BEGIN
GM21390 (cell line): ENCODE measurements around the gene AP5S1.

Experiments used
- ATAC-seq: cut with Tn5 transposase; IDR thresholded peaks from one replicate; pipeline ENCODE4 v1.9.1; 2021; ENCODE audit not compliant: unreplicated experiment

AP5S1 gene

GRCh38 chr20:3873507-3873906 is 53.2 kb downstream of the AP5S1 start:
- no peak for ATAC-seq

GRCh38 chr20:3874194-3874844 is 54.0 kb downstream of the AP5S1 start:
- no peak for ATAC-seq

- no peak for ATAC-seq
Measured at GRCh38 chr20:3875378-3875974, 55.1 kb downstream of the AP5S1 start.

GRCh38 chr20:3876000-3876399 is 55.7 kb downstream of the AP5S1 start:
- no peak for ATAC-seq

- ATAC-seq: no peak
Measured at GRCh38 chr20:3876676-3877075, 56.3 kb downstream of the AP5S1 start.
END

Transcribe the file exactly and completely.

GM21390 (cell line): ENCODE measurements around the gene AP5S1.

Experiments used
- ATAC-seq: cut with Tn5 transposase; IDR thresholded peaks from one replicate; pipeline ENCODE4 v1.9.1; 2021; ENCODE audit not compliant: unreplicated experiment

AP5S1 gene

GRCh38 chr20:3873507-3873906 is 53.2 kb downstream of the AP5S1 start:
- no peak for ATAC-seq

GRCh38 chr20:3874194-3874844 is 54.0 kb downstream of the AP5S1 start:
- no peak for ATAC-seq

- no peak for ATAC-seq
Measured at GRCh38 chr20:3875378-3875974, 55.1 kb downstream of the AP5S1 start.

GRCh38 chr20:3876000-3876399 is 55.7 kb downstream of the AP5S1 start:
- no peak for ATAC-seq

- ATAC-seq: no peak
Measured at GRCh38 chr20:3876676-3877075, 56.3 kb downstream of the AP5S1 start.